Imagine living in one of the most remote parts of Europe, surrounded by wild ocean, on the active confluence of three tectonic plates and then thinking, “how could I find a bit more isolation...?”

Until the 1980s, however, 200 people lived in the village at Caldeira do Santo Cristo. An earthquake on the island, and a subsequent two-day wait before anyone came to check on them, resulted in most residents cutting their losses and emigrating, largely to America. Now only eight permanent residents remain, but luckily one of them runs a superb restaurant which serves a unique (and tasty!) species of clam found only in the lagoon it overlooks. Utterly worth every sweaty step.

Azores-cuisine
Photo: DANIEL WILDEY

Our hike doesn’t end there of course, as there are no roads to the village, so we follow the dirt track a few miles west, all the while passed by quad bikes ferrying in visitors and supplies - including, on one quad, a wardrobe.

I later find out, to my relief, that the heat wasn’t entirely in my head. Sao Jorge (along with neighbouring Pico Island) is in fact significantly hotter than other islands due to its geology. The landmass simply absorbs and radiates more heat than the smaller, greener islands. Anyone who has walked barefoot on a black sand beach will have some painful memory of how that works.

“If the water doesn’t take your overheated breath away, the location will.”

A natural consequence of all that heat is an affinity with the water, and Azoreans have great skill in creating accessible and safe swimming pools among the dangerously jagged rock of their coastline. Possibly the standout example of this is at Poca Simao Dias on the Faja do Ouvidor. Surrounded by black volcanic walls and rock formations reminiscent of the Giant’s Causeway, it’s overlooked by towering cliffs covered in lush vegetation. If the water doesn’t take your overheated breath away, the location will.

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Photo: DANIEL WILDEY

Horta-culturalism

If Sao Jorge is the wildest of the three islands I visit, Faial is a real change of pace. “The port of Horta is often called the most cosmopolitan city in Portugal,” says Marco from SailAzores as we float through the maze of masts in the harbour. Boats from all over the world are docked here, including Ocean Xplorer – the 57-metre, $200-million ocean-research brainchild of billionaire Ray Dalio.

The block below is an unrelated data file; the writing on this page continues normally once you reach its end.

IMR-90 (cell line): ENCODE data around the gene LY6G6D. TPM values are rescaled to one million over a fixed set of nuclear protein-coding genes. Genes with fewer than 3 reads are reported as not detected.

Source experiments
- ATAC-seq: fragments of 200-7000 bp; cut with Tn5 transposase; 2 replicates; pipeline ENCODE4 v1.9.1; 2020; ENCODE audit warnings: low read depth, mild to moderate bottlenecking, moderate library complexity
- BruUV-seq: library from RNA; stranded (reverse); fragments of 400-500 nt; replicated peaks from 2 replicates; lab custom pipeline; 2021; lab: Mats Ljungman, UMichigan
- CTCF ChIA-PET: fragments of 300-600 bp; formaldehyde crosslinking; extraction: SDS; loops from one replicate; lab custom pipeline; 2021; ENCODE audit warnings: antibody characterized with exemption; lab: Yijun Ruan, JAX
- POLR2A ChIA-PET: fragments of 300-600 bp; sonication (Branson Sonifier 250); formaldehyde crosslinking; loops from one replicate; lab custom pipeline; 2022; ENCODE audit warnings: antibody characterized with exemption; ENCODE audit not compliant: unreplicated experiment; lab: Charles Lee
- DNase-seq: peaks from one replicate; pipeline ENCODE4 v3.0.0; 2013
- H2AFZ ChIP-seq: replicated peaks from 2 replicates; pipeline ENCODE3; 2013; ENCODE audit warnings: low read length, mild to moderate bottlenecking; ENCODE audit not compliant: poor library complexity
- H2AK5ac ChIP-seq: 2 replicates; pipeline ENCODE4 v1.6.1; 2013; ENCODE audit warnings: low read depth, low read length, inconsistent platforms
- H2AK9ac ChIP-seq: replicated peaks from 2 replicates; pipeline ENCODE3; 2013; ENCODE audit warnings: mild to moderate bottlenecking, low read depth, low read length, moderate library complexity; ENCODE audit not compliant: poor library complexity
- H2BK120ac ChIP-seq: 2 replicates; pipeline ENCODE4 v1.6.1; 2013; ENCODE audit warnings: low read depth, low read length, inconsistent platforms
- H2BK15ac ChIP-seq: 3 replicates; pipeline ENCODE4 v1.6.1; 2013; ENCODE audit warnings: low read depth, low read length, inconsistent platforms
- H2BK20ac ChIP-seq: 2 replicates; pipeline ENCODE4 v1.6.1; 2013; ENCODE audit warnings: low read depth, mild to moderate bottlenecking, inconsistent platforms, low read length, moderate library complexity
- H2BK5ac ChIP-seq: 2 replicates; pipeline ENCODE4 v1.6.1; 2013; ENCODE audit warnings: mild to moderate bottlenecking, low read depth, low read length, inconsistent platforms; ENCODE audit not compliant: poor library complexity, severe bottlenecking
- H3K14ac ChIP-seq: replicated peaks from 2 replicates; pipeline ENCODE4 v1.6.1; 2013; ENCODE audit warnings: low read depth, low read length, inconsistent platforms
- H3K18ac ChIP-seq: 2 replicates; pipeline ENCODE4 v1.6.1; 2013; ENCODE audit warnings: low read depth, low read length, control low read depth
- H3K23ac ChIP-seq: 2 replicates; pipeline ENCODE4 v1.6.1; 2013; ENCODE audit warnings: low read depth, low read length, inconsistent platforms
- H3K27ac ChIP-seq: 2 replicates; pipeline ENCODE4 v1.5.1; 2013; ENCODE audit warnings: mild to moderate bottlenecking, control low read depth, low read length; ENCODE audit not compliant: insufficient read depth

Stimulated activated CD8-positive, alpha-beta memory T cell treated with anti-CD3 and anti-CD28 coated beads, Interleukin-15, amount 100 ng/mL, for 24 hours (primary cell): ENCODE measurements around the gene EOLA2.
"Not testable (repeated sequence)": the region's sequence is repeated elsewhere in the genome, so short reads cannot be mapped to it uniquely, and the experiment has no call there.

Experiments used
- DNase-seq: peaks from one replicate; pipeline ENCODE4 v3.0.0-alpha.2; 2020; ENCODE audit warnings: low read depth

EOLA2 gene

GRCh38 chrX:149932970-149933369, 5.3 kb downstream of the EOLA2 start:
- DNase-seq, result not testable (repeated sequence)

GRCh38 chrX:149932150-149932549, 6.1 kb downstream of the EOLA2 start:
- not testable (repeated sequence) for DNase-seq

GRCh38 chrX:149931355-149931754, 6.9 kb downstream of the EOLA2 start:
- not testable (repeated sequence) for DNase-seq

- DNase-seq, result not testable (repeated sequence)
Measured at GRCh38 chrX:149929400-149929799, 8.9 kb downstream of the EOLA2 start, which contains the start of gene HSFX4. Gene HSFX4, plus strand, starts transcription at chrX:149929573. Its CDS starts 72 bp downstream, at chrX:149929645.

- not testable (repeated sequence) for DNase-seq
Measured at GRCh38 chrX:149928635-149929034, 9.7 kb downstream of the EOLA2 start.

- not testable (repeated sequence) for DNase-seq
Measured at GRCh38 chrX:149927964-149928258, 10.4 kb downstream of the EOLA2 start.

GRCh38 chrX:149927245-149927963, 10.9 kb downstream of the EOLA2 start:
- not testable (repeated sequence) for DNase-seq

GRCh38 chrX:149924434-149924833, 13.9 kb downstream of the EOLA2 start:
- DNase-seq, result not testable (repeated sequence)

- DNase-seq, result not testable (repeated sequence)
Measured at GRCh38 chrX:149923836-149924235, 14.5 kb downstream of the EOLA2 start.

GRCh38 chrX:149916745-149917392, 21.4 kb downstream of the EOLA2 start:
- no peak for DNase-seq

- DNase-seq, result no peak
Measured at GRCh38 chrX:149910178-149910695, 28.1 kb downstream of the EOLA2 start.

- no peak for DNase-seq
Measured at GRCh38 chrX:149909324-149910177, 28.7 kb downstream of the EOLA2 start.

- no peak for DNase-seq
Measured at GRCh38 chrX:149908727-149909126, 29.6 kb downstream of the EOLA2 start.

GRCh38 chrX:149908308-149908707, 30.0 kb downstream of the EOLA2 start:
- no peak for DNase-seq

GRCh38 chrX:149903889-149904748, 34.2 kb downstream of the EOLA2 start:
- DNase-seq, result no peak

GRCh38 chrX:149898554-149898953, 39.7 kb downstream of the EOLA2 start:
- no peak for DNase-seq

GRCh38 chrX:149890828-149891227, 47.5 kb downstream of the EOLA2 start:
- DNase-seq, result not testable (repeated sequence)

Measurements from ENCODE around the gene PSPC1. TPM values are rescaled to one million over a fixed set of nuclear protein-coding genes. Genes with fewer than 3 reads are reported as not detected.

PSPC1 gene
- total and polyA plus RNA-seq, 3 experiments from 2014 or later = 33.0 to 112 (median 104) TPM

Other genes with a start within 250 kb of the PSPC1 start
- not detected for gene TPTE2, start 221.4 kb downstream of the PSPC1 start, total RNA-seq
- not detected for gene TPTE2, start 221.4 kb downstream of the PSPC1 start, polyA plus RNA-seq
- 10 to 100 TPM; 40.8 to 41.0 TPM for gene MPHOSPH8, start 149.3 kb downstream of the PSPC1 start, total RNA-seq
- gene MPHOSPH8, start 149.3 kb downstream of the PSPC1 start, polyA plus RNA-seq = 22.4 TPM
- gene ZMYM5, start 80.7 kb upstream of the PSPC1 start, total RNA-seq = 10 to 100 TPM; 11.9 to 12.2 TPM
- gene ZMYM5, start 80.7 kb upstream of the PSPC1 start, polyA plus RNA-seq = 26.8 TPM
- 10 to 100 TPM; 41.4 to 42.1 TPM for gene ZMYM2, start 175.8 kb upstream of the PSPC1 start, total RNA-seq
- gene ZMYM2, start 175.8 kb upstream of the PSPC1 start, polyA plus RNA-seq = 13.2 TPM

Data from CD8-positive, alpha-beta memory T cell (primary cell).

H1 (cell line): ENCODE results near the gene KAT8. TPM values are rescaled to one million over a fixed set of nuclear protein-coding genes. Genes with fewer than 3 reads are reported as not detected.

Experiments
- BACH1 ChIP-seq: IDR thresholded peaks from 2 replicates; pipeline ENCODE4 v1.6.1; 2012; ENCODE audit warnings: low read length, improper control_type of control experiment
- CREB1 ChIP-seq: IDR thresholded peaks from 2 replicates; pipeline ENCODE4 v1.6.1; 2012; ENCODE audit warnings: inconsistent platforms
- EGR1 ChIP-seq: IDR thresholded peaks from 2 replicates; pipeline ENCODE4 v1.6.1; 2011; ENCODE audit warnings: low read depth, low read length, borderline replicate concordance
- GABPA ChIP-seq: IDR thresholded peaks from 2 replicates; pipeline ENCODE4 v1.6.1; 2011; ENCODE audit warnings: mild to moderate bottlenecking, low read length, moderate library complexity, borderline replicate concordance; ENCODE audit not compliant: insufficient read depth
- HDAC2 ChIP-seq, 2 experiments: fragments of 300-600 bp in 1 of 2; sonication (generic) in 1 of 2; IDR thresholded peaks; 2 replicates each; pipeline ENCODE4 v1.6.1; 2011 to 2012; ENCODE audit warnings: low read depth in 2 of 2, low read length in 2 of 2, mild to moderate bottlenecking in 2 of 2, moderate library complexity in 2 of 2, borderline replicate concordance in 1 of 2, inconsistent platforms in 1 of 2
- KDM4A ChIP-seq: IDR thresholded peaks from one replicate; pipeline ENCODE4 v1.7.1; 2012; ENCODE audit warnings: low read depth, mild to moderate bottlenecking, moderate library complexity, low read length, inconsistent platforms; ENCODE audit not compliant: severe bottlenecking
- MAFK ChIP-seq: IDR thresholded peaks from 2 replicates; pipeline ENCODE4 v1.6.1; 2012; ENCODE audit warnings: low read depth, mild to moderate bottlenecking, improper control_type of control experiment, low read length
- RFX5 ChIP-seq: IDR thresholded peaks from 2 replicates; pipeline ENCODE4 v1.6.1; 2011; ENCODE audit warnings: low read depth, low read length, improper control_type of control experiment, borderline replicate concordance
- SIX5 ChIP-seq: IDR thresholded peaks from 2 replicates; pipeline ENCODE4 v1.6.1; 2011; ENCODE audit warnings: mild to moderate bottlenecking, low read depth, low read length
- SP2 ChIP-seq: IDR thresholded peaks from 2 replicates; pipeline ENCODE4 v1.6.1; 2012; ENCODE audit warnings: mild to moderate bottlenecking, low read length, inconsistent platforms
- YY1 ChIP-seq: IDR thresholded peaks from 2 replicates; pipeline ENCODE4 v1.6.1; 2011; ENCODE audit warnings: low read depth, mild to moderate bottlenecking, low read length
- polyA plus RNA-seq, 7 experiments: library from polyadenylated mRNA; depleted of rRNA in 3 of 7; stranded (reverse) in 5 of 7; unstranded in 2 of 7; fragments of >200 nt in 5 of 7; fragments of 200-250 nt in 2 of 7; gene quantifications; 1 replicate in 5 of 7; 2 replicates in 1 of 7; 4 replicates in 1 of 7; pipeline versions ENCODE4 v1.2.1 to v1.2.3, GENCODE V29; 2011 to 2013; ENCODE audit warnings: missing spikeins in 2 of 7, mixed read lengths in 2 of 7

Horta attracts more sailors than the other Azorean islands simply because the harbour is more amenable to a range of boats, and that air of vibrant culture clash that characterises most port cities is palpable from my very first wander to find lunch. 

The cafés are more al fresco and with greater variety of food, there is a notable presence of younger people – which I wouldn’t necessarily associate with the yachting set. 

I even encounter my first live music since the start of the pandemic, in the shape of a French family (parents and three kids around the age of 10-12) who have spent the past four years sailing around the Atlantic. When I find them on the walls of Porto Pim (apparently “the finest beach in Faial”) they’re singing folk music and sea shanties, accompanied by an array of instruments. But mostly they’re laughing.

Bohemian, youthful, or maybe just monied, Horta feels special, and sitting and soaking up the carefree atmosphere would have been a great way to wind down a trip. However, I had one more hiking goal in mind.

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Photo: DANIEL WILDEY